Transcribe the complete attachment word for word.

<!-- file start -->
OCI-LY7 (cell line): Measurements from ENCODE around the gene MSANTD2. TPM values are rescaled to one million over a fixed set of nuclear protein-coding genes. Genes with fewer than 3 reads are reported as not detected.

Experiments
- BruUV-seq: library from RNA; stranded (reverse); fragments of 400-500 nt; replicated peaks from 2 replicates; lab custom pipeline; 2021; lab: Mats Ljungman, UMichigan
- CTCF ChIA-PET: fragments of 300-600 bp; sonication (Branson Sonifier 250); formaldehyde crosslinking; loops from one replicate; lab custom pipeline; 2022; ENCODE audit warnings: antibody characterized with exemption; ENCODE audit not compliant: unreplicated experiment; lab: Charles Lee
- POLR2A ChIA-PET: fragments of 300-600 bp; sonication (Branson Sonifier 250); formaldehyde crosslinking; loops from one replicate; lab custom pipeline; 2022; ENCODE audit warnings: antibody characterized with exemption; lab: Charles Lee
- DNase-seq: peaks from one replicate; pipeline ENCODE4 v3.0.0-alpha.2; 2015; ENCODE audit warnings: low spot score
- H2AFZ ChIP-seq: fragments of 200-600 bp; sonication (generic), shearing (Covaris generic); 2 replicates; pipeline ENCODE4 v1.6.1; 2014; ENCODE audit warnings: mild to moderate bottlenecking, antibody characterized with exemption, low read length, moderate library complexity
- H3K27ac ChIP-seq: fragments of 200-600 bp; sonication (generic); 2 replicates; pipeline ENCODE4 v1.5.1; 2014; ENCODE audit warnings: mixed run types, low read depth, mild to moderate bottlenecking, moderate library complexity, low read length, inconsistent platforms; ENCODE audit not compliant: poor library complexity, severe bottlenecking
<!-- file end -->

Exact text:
OCI-LY7 (cell line): Measurements from ENCODE around the gene MSANTD2. TPM values are rescaled to one million over a fixed set of nuclear protein-coding genes. Genes with fewer than 3 reads are reported as not detected.

Experiments
- BruUV-seq: library from RNA; stranded (reverse); fragments of 400-500 nt; replicated peaks from 2 replicates; lab custom pipeline; 2021; lab: Mats Ljungman, UMichigan
- CTCF ChIA-PET: fragments of 300-600 bp; sonication (Branson Sonifier 250); formaldehyde crosslinking; loops from one replicate; lab custom pipeline; 2022; ENCODE audit warnings: antibody characterized with exemption; ENCODE audit not compliant: unreplicated experiment; lab: Charles Lee
- POLR2A ChIA-PET: fragments of 300-600 bp; sonication (Branson Sonifier 250); formaldehyde crosslinking; loops from one replicate; lab custom pipeline; 2022; ENCODE audit warnings: antibody characterized with exemption; lab: Charles Lee
- DNase-seq: peaks from one replicate; pipeline ENCODE4 v3.0.0-alpha.2; 2015; ENCODE audit warnings: low spot score
- H2AFZ ChIP-seq: fragments of 200-600 bp; sonication (generic), shearing (Covaris generic); 2 replicates; pipeline ENCODE4 v1.6.1; 2014; ENCODE audit warnings: mild to moderate bottlenecking, antibody characterized with exemption, low read length, moderate library complexity
- H3K27ac ChIP-seq: fragments of 200-600 bp; sonication (generic); 2 replicates; pipeline ENCODE4 v1.5.1; 2014; ENCODE audit warnings: mixed run types, low read depth, mild to moderate bottlenecking, moderate library complexity, low read length, inconsistent platforms; ENCODE audit not compliant: poor library complexity, severe bottlenecking